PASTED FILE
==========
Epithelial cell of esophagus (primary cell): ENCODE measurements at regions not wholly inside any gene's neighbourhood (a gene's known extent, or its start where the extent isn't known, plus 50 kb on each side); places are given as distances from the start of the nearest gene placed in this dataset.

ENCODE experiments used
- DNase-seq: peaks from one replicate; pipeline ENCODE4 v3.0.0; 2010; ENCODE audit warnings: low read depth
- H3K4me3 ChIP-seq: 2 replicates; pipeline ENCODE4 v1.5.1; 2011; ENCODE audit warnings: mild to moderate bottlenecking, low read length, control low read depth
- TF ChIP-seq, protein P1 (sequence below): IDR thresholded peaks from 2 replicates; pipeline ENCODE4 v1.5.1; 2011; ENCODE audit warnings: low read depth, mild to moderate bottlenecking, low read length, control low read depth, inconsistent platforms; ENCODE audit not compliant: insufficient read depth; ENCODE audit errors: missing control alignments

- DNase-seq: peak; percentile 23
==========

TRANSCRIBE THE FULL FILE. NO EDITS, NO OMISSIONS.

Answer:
Epithelial cell of esophagus (primary cell): ENCODE measurements at regions not wholly inside any gene's neighbourhood (a gene's known extent, or its start where the extent isn't known, plus 50 kb on each side); places are given as distances from the start of the nearest gene placed in this dataset.

ENCODE experiments used
- DNase-seq: peaks from one replicate; pipeline ENCODE4 v3.0.0; 2010; ENCODE audit warnings: low read depth
- H3K4me3 ChIP-seq: 2 replicates; pipeline ENCODE4 v1.5.1; 2011; ENCODE audit warnings: mild to moderate bottlenecking, low read length, control low read depth
- TF ChIP-seq, protein P1 (sequence below): IDR thresholded peaks from 2 replicates; pipeline ENCODE4 v1.5.1; 2011; ENCODE audit warnings: low read depth, mild to moderate bottlenecking, low read length, control low read depth, inconsistent platforms; ENCODE audit not compliant: insufficient read depth; ENCODE audit errors: missing control alignments

- DNase-seq: peak; percentile 23